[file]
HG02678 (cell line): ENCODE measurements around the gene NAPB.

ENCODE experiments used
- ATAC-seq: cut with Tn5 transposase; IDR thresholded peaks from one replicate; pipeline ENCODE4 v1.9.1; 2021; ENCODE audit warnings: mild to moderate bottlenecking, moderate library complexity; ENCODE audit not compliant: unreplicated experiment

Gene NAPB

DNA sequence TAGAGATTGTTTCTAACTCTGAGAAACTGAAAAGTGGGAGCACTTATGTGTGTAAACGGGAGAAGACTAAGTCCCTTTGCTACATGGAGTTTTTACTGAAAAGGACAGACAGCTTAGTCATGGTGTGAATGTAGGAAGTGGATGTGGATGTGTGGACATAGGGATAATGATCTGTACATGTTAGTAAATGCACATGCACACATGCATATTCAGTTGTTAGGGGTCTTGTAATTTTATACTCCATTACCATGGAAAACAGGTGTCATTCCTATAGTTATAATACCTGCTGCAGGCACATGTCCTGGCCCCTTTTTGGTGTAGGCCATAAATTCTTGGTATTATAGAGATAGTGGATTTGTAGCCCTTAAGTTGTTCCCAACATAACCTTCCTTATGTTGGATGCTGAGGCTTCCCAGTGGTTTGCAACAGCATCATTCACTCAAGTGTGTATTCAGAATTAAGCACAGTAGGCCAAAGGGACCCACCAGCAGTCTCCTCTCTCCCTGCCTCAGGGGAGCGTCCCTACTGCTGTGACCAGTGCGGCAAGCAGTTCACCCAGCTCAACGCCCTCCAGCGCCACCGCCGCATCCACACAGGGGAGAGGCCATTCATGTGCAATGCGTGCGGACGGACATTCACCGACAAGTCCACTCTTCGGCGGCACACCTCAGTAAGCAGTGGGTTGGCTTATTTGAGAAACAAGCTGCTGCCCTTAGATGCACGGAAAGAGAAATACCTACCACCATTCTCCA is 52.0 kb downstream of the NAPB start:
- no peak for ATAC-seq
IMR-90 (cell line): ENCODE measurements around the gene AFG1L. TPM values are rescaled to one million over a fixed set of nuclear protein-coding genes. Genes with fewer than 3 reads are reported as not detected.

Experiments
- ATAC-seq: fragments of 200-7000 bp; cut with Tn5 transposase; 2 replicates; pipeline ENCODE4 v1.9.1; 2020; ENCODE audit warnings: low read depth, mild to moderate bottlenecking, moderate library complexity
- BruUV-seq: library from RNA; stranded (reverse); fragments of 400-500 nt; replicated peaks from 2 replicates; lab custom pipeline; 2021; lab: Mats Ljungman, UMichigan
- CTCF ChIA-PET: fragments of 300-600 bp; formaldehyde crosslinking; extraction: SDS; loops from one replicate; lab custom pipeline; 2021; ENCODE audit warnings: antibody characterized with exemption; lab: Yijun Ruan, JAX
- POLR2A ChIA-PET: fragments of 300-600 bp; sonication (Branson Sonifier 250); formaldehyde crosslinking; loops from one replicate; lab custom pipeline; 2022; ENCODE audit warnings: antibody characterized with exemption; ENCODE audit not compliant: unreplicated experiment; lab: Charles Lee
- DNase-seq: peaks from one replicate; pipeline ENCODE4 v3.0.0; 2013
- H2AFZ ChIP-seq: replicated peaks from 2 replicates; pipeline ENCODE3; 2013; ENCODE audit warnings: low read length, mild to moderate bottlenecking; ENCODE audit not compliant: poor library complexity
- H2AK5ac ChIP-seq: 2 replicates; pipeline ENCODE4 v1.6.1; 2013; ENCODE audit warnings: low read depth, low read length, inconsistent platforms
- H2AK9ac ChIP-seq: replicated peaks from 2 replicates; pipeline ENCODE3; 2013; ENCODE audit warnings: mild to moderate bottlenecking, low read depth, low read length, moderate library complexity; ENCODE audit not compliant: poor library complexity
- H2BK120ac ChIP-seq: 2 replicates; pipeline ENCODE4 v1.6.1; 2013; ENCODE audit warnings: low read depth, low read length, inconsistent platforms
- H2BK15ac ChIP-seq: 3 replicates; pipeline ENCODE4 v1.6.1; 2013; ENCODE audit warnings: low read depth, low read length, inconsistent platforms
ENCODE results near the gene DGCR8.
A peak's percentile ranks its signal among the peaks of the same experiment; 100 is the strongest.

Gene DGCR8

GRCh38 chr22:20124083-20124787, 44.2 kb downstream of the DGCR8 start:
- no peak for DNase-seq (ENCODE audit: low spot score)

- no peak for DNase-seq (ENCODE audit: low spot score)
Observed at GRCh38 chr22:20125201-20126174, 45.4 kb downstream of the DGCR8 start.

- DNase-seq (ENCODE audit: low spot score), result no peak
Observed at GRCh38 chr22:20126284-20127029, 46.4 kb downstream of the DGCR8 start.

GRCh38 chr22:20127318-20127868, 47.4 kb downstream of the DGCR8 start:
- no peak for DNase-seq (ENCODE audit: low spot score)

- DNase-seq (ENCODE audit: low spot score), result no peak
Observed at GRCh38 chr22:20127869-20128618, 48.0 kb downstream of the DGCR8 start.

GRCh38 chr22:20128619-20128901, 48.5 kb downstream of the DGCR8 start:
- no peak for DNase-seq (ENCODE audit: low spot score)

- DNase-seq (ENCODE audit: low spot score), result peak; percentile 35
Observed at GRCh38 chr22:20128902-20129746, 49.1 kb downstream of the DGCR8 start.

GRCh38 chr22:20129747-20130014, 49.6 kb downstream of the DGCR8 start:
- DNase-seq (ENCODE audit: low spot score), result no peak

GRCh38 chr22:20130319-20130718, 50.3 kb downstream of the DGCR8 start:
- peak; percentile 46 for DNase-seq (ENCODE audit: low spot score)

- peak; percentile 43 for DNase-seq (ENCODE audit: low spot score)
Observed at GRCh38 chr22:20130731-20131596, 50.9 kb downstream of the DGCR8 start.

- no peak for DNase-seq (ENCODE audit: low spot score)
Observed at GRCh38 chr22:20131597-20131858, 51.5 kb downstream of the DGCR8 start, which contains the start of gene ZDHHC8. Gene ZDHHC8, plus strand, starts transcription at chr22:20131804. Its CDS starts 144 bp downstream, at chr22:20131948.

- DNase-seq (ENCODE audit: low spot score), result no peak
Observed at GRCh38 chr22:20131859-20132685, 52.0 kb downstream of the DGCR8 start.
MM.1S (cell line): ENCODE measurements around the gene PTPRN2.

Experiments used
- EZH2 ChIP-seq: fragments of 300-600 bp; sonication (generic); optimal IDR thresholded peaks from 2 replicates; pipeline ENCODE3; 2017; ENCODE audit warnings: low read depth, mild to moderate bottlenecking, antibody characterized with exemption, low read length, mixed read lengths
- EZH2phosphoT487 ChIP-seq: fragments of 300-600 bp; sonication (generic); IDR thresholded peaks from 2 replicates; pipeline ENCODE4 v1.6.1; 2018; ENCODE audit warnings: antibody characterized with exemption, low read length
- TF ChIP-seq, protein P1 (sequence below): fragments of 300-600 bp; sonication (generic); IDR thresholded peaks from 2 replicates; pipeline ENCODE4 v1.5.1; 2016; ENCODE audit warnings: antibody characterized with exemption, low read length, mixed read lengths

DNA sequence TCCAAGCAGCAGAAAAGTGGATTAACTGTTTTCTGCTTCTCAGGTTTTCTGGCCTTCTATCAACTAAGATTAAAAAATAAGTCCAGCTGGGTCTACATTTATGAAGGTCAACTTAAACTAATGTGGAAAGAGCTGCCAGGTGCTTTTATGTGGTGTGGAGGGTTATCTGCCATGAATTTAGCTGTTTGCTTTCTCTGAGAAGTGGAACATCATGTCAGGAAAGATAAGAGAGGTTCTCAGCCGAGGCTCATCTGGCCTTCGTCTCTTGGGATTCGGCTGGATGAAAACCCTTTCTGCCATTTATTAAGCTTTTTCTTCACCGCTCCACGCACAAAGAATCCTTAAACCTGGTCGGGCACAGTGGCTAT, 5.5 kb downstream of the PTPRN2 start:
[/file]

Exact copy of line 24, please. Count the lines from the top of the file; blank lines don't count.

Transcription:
- no peak for DNase-seq (ENCODE audit: low spot score)